David has 27 years of financial management and operational experience working as a CFO, Director of Finance and Administration, President, General Manager and Controller for businesses ranging from closely held start-ups to Fortune 500 divisions. David has worked in a variety of industries including software, beverage, electronics manufacturing, precision machining, Mil-Spec and FAA contracting, plating and coating and distribution. David has built successful businesses in Asia, Africa and Europe. David considers himself a business man first, an accounting professional second - looking at overall business environment and company capabilities to develop the proper strategy for growth. David has implemented Lean and Six Sigma disciplines in a variety of organizations. David's diverse industry experience allows him to quickly analyze all aspects of the business to identify problem areas and develop solutions that work. His understanding of finance and operations allows him to develop the financial systems to support the company's operations as well as metrics which quickly tell the health of the organization. He possesses high-level skills in strategic business planning, establishment of operational/financial controls, transaction structuring, systems integration, human resources, and risk management. David has years of expertise in developing financial forecasts that have been used to raise capital and support business plans. David has led MIS, HR as well as Material Management functions. He has successfully selected and implemented a variety of ERP systems for manufacturing and distribution organizations. David has been involved in numerous business acquisitions and possesses the keen ability to dissect legal language and translate the terms so that they clearly state the intentions of the parties. David is a hands on manager and enjoys solving his client's problems. He works well with employees at all levels within an organization and fosters loyalty and top performance from staff members. He is respected for his superb business skills, insight, objectivity, honesty and integrity. David holds a degree in Business Administration from Fort Lewis College in Durango Colorado as well as a Masters in Business Administration from UC Irvine. David earned his CMA in 1994 and his CFM in 2004. David has a certificate in Lean Management from Villanova University.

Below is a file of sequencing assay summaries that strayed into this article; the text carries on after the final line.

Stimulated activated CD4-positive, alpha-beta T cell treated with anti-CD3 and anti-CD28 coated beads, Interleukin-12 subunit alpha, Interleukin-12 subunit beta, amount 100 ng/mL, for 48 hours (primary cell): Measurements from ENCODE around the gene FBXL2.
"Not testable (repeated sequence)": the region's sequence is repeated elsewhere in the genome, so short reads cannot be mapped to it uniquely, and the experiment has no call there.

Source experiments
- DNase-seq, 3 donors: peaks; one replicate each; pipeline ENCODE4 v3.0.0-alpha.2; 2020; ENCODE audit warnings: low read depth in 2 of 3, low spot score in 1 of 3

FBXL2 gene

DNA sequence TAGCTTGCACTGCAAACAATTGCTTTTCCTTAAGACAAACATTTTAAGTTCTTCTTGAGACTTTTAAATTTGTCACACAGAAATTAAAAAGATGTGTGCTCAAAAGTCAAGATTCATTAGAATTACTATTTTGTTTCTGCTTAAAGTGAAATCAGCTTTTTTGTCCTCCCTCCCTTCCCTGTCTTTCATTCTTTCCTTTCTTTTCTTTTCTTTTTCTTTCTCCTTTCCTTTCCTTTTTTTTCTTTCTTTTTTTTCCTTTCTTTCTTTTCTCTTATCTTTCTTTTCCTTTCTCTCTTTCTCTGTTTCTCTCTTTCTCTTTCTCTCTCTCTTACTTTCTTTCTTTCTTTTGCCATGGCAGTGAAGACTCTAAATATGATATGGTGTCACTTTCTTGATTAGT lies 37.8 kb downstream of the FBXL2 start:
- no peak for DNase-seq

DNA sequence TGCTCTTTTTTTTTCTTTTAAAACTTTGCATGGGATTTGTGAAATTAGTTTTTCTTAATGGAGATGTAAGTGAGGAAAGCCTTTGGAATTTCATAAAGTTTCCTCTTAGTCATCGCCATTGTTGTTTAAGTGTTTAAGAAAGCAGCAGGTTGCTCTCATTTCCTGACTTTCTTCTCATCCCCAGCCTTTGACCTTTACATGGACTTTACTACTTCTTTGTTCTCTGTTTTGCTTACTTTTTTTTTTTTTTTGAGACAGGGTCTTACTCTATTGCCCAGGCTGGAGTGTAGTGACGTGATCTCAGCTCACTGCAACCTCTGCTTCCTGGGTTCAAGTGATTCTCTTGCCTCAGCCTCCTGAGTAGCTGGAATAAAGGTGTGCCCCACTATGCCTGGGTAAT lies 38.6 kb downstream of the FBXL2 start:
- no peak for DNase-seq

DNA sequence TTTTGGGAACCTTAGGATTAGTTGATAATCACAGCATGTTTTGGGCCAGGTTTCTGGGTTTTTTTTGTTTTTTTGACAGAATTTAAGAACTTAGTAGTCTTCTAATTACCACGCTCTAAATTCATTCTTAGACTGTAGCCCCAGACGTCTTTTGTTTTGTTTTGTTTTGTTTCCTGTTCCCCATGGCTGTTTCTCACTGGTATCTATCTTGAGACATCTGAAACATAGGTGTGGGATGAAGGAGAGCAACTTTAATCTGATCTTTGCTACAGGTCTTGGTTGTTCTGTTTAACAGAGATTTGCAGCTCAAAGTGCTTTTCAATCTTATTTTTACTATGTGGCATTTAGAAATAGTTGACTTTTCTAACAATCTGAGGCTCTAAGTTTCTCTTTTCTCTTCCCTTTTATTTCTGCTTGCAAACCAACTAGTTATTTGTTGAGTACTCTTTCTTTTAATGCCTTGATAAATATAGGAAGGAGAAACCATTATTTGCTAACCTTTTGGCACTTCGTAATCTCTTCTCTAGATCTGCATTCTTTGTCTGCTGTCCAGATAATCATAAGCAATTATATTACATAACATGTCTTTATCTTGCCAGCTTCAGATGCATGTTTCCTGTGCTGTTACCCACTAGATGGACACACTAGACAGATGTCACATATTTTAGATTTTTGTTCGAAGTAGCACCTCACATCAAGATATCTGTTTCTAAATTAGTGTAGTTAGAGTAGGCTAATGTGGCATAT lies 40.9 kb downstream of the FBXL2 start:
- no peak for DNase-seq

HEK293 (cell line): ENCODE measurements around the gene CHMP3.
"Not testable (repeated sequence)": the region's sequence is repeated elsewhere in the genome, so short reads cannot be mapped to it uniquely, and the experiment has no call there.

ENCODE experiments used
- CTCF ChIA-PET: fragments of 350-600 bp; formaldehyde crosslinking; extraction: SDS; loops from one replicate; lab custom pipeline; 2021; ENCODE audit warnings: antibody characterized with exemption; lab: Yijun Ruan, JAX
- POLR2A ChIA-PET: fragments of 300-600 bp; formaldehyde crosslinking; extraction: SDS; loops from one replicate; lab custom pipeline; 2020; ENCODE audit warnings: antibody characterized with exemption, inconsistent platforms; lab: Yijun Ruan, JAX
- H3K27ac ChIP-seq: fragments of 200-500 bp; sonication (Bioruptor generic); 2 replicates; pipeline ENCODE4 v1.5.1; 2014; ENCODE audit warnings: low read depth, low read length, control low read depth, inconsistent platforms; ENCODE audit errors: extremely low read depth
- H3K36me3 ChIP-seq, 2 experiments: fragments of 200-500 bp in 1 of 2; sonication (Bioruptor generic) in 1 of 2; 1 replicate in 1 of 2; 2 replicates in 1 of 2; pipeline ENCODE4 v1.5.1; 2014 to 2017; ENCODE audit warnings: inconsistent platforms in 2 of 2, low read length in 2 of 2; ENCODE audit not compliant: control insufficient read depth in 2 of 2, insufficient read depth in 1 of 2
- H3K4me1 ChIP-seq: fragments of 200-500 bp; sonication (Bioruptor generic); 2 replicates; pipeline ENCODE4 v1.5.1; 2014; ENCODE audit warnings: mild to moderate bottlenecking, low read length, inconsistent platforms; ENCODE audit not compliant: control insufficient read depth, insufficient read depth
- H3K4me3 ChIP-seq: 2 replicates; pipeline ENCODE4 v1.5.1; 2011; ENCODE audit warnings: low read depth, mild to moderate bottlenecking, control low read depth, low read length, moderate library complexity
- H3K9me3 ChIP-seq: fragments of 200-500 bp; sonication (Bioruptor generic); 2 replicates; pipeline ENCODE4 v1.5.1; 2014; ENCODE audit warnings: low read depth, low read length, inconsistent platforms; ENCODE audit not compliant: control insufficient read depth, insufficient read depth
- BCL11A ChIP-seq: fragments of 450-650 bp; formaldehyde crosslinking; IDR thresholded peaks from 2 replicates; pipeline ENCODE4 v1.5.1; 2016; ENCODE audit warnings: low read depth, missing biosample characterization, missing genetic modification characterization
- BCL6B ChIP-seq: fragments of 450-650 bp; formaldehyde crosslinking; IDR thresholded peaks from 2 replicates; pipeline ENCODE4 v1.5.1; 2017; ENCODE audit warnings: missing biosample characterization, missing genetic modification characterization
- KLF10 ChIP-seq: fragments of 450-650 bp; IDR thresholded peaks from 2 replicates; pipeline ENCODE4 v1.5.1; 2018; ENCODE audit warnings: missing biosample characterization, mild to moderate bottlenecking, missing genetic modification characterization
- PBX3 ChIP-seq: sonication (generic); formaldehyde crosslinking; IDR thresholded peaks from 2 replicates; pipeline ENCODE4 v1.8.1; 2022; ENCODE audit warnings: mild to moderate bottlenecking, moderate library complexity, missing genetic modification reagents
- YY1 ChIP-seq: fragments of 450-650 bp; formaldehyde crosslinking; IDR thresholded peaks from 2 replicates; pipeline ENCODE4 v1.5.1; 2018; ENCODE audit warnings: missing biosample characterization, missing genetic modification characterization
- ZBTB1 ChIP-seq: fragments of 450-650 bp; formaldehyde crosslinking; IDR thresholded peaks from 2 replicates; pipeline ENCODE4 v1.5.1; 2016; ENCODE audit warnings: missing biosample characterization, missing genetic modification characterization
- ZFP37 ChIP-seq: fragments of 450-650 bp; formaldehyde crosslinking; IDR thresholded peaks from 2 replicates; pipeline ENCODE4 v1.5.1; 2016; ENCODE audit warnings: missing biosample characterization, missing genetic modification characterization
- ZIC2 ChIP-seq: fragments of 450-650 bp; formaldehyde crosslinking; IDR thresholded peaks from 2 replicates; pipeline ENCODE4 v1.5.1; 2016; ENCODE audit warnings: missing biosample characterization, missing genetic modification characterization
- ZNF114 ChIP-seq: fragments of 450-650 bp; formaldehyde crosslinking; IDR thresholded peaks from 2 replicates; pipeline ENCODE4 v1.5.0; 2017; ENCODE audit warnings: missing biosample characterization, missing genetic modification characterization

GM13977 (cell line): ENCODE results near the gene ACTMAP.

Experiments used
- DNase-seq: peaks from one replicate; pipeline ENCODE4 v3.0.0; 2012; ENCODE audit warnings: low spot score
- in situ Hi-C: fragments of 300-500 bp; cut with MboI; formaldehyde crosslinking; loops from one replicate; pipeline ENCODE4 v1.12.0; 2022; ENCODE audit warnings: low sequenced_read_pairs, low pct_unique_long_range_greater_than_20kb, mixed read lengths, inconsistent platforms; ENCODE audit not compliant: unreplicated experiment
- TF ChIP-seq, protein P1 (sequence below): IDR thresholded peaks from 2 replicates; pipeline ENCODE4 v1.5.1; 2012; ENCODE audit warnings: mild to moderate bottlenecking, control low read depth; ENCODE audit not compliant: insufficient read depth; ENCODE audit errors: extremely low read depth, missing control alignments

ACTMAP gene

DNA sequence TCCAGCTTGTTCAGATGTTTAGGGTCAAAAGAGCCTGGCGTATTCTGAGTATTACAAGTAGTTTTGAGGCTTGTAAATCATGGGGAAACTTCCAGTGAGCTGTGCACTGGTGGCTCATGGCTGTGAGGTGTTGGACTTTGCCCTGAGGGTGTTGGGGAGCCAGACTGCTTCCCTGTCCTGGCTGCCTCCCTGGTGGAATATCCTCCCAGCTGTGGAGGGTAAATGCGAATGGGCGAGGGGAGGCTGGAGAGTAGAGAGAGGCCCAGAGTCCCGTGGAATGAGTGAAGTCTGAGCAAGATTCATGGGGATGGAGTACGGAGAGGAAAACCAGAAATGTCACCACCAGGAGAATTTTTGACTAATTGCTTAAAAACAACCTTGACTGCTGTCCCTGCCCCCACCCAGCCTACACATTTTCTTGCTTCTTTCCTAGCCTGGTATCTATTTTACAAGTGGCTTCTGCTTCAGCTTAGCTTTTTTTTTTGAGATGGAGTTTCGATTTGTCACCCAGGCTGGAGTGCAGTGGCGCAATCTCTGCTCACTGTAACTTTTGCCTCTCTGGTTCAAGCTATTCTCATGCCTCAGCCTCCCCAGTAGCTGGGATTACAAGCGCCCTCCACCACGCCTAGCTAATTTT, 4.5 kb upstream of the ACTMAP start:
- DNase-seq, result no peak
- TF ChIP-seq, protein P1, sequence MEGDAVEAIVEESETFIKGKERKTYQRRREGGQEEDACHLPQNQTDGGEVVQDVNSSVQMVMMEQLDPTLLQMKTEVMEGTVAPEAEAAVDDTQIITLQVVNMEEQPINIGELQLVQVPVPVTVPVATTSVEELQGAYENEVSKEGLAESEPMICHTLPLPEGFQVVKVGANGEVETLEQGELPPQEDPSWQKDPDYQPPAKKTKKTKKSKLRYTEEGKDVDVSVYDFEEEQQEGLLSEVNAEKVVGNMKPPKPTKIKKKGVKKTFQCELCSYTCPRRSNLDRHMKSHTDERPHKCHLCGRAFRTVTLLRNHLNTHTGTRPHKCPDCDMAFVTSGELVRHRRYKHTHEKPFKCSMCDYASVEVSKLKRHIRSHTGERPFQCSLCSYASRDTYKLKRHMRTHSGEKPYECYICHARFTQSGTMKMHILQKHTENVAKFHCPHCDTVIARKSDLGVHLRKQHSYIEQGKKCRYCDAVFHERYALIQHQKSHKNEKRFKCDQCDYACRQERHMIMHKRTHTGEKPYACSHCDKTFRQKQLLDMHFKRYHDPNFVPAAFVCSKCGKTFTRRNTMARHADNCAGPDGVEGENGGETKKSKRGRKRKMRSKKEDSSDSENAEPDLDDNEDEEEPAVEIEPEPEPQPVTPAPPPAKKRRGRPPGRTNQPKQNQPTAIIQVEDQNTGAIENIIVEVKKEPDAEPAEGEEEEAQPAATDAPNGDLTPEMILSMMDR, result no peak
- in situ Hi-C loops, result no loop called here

View David’s Personal Website